Decriminalizing drug possession and providing users with treatment rather than jail time helped cut teen drug use and the number of people seeking treatment doubled in Portugal, according to a new study from the libertarian Cato Institute.
Time magazine reported April 26 that Portugal decriminalized all drugs, including cocaine and heroin, in 2001. Instead of jail, people found in possession of drugs are sent to an assessment panel that can recommend — but not require — that they get addiction treatment.
Despite fear that the law would make Portugal a magnet for drug tourism, the Cato study found that youth drug use declined in the five years after decriminalization took effect, treatment referrals doubled, and the rate of HIV caused by sharing needles declined. Portugal now has the lowest rate of lifetime drug use among people over age 15 — 10 percent — in the European Union, compared to 39.8 percent among U.S. residents ages 12 and over.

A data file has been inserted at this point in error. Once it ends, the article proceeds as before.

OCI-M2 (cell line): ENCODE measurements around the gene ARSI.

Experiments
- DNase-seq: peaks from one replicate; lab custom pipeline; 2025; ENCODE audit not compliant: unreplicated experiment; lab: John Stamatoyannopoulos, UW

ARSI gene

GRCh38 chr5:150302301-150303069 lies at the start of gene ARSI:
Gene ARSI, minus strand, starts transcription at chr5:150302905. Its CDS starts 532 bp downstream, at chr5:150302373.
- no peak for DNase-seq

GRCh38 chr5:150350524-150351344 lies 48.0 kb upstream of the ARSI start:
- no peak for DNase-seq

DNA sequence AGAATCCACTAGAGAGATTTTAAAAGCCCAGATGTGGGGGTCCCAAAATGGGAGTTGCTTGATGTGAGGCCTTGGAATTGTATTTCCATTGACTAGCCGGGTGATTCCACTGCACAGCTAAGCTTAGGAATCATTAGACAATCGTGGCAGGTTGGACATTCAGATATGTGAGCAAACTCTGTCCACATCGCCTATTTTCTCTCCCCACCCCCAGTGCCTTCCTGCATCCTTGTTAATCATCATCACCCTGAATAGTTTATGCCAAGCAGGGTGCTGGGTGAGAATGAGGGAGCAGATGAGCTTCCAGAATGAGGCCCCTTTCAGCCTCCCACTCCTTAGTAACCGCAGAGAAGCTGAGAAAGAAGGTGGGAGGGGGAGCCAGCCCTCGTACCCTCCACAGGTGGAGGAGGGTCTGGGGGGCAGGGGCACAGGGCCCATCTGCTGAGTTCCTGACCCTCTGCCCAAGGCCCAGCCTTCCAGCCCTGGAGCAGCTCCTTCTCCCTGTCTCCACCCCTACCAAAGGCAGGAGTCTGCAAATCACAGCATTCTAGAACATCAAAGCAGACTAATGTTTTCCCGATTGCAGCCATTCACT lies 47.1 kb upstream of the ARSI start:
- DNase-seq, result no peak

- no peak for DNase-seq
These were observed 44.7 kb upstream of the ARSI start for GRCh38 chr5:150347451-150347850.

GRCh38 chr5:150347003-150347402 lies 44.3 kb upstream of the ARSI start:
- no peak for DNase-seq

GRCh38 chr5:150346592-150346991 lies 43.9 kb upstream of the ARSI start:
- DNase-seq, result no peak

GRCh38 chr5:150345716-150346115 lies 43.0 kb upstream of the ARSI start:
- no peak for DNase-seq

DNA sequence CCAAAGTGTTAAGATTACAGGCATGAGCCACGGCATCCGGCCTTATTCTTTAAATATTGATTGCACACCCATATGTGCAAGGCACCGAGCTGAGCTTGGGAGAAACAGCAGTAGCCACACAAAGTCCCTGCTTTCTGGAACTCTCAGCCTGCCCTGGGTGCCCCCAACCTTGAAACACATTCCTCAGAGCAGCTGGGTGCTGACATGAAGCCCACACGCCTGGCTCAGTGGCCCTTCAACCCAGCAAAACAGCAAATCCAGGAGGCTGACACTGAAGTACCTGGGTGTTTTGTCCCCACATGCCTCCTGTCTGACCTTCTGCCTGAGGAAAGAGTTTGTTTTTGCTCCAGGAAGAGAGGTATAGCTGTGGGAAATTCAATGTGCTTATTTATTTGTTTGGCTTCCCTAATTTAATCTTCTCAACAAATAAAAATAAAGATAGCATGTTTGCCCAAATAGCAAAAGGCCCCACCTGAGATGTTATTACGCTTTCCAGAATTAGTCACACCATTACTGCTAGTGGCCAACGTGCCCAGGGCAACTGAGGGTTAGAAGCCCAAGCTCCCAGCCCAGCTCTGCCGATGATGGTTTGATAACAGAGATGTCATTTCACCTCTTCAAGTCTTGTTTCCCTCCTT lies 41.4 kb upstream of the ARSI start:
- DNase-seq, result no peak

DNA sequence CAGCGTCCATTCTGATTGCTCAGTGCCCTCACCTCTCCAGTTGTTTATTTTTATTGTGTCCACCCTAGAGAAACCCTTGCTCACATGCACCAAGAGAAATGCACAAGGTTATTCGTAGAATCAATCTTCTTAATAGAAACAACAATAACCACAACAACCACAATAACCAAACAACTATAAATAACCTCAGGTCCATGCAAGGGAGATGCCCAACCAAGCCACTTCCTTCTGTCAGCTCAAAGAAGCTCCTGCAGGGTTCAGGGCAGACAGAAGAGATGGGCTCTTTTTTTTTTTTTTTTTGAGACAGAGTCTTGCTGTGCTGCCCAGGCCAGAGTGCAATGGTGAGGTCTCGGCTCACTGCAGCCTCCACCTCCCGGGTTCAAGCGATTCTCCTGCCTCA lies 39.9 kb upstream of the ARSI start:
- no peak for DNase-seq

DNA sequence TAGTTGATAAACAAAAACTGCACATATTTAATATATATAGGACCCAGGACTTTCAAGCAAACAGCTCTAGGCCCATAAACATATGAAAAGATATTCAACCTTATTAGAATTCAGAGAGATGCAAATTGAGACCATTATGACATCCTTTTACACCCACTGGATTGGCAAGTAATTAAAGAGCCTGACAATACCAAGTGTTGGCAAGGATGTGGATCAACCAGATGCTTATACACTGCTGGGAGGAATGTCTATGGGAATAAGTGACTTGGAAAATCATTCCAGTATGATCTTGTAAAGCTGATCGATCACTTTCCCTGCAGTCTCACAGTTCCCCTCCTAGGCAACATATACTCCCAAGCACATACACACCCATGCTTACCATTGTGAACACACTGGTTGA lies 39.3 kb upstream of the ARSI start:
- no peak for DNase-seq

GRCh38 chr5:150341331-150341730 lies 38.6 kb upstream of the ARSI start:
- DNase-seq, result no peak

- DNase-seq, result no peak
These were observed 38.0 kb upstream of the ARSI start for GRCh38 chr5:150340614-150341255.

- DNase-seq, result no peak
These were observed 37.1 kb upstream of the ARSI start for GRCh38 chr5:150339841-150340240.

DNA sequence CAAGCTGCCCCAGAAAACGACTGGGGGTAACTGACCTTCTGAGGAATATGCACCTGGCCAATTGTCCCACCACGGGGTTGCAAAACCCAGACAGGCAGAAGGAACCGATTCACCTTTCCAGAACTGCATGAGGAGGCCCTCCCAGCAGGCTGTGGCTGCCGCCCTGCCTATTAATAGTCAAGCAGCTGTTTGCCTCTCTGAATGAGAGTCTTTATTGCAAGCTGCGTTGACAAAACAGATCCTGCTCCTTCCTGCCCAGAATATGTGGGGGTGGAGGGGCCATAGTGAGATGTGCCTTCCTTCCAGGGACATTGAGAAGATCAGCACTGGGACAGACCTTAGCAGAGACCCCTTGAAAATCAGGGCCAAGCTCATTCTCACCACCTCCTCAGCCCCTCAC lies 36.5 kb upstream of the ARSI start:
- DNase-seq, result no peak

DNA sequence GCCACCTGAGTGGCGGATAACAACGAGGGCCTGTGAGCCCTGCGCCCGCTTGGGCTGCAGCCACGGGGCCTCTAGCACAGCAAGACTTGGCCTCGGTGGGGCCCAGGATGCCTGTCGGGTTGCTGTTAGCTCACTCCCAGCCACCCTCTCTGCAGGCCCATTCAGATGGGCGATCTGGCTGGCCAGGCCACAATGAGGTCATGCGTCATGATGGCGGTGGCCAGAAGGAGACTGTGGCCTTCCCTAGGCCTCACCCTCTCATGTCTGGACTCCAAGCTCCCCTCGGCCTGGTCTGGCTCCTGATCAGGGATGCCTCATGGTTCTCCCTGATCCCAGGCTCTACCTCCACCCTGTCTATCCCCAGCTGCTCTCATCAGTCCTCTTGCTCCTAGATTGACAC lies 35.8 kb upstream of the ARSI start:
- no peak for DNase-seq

Between 2001 and 2006, lifetime use of illicit drugs declined from 14.1 percent to 10.6 percent among 7th- to 9th-graders in Portugal.
“Judging by every metric, decriminalization in Portugal has been a resounding success,” said Cato researcher Glenn Greenwald. “It has enabled the Portuguese government to manage and control the drug problem far better than virtually every other Western country does.”
“I think we can learn that we should stop being reflexively opposed when someone else does [decriminalize] and should take seriously the possibility that anti-user enforcement isn’t having much influence on our drug consumption,” added Mark Kleiman, a drug-policy expert at UCLA,
However, Kleiman stressed that Portugal’s size and cultural differences make it a poor model for the U.S., and fellow expert Peter Reuter of the University of Maryland said the trends reported in Portugal could be cyclical and not necessarily related to decriminalization.